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    Peace and Collaborative Development

    The Peace and Collaborative Development Network is, as the portal itself says, a professional networking site for individuals and organizations worldwide involved in development, conflict resolution and related fields to foster dialogue and sharing of resources in international development. Membership is free and it provides access to resources, research and above all, contact with other professionals all over the world.

    It is an excellent source for any area of the construction of and education for peace. New debates, publications and projects on the field are produced every week. New information on grants, report, debates, events, training and news all over the world is constanlty available.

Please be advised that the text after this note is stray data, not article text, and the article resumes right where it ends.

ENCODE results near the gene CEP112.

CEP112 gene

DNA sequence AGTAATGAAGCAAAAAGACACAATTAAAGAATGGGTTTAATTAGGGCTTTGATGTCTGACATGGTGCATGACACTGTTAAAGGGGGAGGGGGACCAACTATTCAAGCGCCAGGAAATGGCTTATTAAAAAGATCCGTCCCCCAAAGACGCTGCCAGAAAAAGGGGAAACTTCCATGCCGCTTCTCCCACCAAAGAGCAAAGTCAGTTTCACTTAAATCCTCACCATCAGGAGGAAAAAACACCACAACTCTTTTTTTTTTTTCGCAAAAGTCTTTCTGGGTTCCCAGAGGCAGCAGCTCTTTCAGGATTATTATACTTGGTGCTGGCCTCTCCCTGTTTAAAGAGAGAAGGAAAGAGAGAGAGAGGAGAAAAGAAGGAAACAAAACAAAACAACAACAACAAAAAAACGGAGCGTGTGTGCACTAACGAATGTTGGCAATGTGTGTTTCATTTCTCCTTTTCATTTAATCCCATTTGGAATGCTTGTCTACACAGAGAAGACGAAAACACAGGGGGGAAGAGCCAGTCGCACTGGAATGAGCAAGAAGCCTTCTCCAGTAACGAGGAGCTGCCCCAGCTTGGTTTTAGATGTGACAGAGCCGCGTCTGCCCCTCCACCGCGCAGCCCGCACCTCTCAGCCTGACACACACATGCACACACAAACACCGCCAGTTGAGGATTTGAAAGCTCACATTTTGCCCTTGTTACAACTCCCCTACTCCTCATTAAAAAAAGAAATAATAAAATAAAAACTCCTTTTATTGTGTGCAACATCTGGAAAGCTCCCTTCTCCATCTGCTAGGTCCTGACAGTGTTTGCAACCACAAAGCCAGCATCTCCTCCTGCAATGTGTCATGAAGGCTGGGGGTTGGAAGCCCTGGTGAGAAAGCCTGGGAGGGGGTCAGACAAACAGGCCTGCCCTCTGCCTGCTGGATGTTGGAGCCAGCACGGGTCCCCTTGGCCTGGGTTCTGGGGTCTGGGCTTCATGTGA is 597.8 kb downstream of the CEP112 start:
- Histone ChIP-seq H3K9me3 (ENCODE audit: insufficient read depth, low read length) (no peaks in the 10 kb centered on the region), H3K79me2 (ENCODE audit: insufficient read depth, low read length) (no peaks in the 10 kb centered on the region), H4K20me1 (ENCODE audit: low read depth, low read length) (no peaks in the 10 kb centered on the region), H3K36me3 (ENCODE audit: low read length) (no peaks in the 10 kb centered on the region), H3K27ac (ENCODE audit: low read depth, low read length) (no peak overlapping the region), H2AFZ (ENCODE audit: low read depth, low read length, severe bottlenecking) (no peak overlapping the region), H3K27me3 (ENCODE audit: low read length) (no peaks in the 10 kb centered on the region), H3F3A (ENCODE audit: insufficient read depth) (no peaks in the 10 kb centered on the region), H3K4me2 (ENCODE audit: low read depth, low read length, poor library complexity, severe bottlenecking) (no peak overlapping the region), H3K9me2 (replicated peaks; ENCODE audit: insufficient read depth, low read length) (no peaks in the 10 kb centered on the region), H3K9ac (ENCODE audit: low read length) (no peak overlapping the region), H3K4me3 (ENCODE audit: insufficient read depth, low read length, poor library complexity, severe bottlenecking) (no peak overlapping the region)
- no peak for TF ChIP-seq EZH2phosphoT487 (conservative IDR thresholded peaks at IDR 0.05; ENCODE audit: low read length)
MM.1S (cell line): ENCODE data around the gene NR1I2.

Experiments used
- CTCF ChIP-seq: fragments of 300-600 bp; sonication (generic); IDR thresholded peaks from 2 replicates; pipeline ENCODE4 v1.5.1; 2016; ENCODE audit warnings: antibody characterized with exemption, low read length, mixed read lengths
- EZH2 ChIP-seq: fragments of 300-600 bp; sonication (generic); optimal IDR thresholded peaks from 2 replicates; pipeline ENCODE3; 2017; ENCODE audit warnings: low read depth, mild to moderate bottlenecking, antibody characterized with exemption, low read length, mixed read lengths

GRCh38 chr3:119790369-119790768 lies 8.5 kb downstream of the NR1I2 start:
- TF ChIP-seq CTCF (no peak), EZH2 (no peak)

At a time when social networks are in vogue, the emergence of specialised networks is necessary for the management of information by professionals. PCDN is a portal that uses some of the most popular web 2.0 tools to make the creation of networks possible and more importantly, to provide a platform for sharing knowledge.

    It is a pioneering initiative in the field of peace which is having a considerable impact on the community. It remains to be seen how it will adapt its services to the needs of its professionals and how it filters information to avoid one of most common problems on this type of website: the excess of information.